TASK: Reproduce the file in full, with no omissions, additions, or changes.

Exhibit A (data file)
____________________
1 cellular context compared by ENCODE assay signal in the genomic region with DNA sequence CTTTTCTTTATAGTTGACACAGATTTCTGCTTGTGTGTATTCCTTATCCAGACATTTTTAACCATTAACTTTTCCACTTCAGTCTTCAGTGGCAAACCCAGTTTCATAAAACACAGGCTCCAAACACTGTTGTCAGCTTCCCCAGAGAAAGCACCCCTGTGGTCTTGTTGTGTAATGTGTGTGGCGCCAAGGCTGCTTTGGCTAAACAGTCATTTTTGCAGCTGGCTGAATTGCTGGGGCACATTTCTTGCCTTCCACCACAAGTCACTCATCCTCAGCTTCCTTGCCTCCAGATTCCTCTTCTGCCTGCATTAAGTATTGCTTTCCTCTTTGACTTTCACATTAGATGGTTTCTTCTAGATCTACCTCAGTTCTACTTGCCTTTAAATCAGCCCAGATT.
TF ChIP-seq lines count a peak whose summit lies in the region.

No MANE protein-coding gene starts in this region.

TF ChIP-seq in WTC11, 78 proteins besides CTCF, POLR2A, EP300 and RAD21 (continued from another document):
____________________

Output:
1 cellular context compared by ENCODE assay signal in the genomic region with DNA sequence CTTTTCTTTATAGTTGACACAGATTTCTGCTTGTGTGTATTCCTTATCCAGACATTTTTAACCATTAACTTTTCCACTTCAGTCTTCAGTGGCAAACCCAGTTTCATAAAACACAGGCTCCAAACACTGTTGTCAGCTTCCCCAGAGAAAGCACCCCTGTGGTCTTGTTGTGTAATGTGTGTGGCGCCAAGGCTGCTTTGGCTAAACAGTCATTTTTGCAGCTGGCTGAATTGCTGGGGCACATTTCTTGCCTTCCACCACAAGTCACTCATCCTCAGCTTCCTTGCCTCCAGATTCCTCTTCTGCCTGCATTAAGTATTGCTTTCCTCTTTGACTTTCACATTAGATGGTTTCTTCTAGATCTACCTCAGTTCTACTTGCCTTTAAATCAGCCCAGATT.
TF ChIP-seq lines count a peak whose summit lies in the region.

No MANE protein-coding gene starts in this region.

TF ChIP-seq in WTC11, 78 proteins besides CTCF, POLR2A, EP300 and RAD21 (continued from another document):